Support independent arts journalism by joining our Patreon! Currently $5/month.

About Superconductor

Our motto: "Critical thinking in the cheap seats." Unbiased, honest classical music and opera opinions, occasional obituaries and classical news reporting, since 2007. All written content © 2019 by Paul J. Pelkonen. For more about Superconductor, visit this link. For advertising rates, click this link. Follow us on Facebook.

Thursday, February 4, 2016

Metropolitan Opera Preview: Manon Lescaut

Kristine Opolais and Jonas Kauffmann Roberto Alagna heat up February.
by Paul J. Pelkonen
She's got the ways and means to New Orleans: Kristine Opolais is a glamorous Manon Lescaut.
Photo by Kristian Schuller © 2015 The Metropolitan Opera.
Jonas Kaufmann is out and Roberto Alagna will make his debut as the Chevalier des Grieux in a new production of Puccini's Manon Lescaut. Kristine Opolais sings the title role. Director Sir Richard Eyre updates Manon Lescaut to Paris during the Nazi occupation. (Why, we're not sure.)

Composed in 1893 Manon Lescaut was Puccini's first genuine hit, and the second major adaptation of the Abbe Prevost's novel L’histoire du chevalier des Grieux et de Manon Lescaut for the operatic stage. Massenet's Manon, which also got a new production at the Met earlier this decade, came out just five years before.

When asked if it was an issue that he had chosen to set the same subject as Massenet, Puccini replied that Massenet "feels the subject as a Frenchman, with the powder and the minuets. I shall feel it as an Italian, with desperate passion." He added: "Why should there not be two operas about her? An inconstant girl can have more than one lover." The young composer injected his heroine with white-hot style and a gift for melody, creating a red-blooded romance that has thrilled audiences for a century.

Although the music is gorgeous, the story (cobbled from the bones of the Abbe's novel by a team of five librettists) isn't particularly pretty. Manon Lescaut is the tale of a simple French girl who rides a steep, dizzying slide into decadence, destitution, disaster, deportation, disease and finally, death. Along for her downward spiral is the Chevalier des Grieux, whose love for Manon leads to the two of them being deported (to a "desert" outside of New Orleans!) in the tragic final scene.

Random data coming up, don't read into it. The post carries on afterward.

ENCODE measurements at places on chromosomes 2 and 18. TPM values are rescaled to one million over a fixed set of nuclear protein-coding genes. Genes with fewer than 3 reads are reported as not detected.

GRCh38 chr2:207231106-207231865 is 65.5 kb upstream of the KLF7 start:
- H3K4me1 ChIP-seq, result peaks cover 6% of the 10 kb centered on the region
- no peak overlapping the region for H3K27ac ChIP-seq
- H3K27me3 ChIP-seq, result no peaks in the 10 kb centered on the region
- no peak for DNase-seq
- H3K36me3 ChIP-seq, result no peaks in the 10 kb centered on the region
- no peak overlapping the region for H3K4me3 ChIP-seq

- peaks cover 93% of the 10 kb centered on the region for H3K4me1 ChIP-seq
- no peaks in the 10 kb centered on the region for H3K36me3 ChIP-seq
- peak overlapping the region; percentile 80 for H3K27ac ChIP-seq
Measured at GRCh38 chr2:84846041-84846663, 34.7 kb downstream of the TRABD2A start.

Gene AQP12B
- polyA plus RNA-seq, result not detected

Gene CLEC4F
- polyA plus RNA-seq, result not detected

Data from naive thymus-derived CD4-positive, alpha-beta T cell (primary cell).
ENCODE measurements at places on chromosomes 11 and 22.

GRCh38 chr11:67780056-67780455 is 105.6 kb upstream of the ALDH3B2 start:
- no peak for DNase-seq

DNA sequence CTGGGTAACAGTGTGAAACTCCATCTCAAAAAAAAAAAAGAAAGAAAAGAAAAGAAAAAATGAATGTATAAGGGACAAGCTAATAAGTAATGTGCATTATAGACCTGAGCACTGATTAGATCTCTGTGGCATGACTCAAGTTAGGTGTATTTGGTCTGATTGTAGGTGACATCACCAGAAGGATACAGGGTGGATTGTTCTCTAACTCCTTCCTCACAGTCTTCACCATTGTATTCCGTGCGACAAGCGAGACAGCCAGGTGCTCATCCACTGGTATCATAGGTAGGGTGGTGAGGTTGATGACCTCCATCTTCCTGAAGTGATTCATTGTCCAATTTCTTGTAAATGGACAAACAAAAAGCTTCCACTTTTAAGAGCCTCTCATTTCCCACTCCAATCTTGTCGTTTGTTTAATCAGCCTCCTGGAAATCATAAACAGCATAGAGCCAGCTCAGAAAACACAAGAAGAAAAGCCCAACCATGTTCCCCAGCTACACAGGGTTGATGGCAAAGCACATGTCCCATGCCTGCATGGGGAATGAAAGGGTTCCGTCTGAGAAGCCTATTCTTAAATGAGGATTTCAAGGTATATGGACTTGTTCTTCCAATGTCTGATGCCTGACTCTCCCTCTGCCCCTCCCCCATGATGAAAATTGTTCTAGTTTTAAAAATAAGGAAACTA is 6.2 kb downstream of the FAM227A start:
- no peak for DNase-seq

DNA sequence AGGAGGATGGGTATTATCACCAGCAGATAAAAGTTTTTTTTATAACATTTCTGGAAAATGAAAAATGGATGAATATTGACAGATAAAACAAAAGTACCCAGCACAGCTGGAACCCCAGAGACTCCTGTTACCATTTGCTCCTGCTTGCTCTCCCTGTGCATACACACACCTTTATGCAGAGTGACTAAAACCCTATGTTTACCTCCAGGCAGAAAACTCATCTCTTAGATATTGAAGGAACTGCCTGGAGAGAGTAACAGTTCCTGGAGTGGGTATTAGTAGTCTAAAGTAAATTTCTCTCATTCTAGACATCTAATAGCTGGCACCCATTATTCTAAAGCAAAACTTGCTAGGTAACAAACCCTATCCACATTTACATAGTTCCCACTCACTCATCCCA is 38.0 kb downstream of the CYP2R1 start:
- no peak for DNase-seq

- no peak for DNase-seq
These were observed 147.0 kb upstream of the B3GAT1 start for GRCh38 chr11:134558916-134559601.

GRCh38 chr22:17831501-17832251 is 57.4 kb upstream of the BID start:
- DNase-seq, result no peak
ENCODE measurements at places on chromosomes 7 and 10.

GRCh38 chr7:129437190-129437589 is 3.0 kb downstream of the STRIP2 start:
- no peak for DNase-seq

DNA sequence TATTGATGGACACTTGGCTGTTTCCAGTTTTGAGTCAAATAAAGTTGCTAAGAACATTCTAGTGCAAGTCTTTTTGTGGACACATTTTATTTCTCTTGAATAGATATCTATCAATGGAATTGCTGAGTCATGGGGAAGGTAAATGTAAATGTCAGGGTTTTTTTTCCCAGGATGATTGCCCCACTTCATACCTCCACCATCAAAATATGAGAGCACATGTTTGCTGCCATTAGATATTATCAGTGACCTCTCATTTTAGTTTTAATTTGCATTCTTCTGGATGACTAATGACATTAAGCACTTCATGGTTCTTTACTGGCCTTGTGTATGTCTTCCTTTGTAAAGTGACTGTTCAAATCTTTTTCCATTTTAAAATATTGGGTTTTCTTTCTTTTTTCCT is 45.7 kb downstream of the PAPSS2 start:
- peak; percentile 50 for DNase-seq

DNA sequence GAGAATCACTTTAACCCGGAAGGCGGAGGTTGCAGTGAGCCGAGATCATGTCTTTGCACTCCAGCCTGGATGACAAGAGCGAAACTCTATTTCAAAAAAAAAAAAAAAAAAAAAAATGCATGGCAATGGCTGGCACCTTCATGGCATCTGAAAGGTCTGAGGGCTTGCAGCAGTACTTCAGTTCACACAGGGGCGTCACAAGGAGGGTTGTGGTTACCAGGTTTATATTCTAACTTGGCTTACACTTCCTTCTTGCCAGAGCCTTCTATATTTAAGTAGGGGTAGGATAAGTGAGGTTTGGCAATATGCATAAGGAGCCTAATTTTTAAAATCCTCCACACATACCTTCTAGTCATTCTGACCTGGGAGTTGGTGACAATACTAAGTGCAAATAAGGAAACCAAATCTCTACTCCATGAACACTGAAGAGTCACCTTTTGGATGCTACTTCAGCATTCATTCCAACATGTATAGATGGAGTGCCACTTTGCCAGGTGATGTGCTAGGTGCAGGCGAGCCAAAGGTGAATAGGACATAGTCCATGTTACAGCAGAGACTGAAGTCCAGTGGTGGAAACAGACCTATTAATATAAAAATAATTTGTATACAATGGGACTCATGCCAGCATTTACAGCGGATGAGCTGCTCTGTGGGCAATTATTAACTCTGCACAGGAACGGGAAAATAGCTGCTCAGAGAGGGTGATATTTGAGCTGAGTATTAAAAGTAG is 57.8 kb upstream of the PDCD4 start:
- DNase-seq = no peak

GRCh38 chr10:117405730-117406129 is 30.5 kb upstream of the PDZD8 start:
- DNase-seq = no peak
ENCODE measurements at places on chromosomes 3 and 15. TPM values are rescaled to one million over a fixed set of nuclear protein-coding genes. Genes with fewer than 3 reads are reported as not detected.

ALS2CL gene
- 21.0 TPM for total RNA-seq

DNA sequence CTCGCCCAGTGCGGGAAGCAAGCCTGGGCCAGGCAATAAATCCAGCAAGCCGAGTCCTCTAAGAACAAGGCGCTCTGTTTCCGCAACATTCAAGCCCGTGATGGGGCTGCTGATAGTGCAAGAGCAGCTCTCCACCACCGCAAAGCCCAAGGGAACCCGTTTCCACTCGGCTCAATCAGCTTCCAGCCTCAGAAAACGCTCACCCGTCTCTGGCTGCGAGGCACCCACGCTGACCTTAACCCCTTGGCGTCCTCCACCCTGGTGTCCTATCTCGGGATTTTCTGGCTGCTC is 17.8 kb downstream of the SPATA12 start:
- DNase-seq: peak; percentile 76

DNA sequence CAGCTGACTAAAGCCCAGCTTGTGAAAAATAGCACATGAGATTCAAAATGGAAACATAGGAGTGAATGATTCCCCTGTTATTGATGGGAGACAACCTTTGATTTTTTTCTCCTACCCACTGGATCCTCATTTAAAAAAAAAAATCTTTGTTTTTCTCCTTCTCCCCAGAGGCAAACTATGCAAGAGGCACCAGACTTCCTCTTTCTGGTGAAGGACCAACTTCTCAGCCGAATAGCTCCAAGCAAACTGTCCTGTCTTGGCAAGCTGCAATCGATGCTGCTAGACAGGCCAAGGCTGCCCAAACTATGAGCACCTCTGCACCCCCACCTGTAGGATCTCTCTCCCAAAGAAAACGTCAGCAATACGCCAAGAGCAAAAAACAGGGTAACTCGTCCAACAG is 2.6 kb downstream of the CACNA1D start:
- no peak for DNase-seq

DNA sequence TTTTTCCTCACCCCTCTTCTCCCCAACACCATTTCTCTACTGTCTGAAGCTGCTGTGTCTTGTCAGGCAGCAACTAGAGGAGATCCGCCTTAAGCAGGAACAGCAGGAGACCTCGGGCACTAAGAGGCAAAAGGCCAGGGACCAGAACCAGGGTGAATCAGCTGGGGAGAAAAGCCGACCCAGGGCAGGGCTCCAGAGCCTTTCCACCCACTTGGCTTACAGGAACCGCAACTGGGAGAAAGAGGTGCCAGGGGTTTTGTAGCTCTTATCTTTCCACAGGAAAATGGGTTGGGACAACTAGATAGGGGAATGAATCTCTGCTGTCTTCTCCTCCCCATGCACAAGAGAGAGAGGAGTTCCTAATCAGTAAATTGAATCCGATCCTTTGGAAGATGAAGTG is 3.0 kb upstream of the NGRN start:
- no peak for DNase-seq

This new Manon Lescaut is a co-production with the Baden-Baden Festival. It has a strong supporting cast with Massimo Cavalletti as Manon's churlish brother Lescaut and Brindley Sherratt in the crucial role of Geronte. Fabio Luisi conducts.

Manon Lescaut opens Feb. 12, 2016. A Met Live in HD telecast is scheduled for March 5, 2016.

Recording Recommendations:

Manon Lescaut is more frequently staged and recorded than Massenet's opera. Many of the great divas of the 20th century took Manon in front of the microphone, so there are recordings with Licia Albanese, Mirella Freni, Maria Callas and  Montserrat Caballe to consider. Des Grieux has been sung by Jussi Björling, Giuseppe DiStefano, Placído Domingo and Luciano Pavarotti, and is a popular if slightly off-beat Puccini role for a tenor with lyric sweetness and a voice that can handle the big moments in the score.

Tickets for Manon Lescaut are available at MetOpera.Org, by calling (212) 362-6000, or at the box office starting August 11.

Trending on Superconductor


Share My Blog!

Share |

Critical Thinking in the Cheap Seats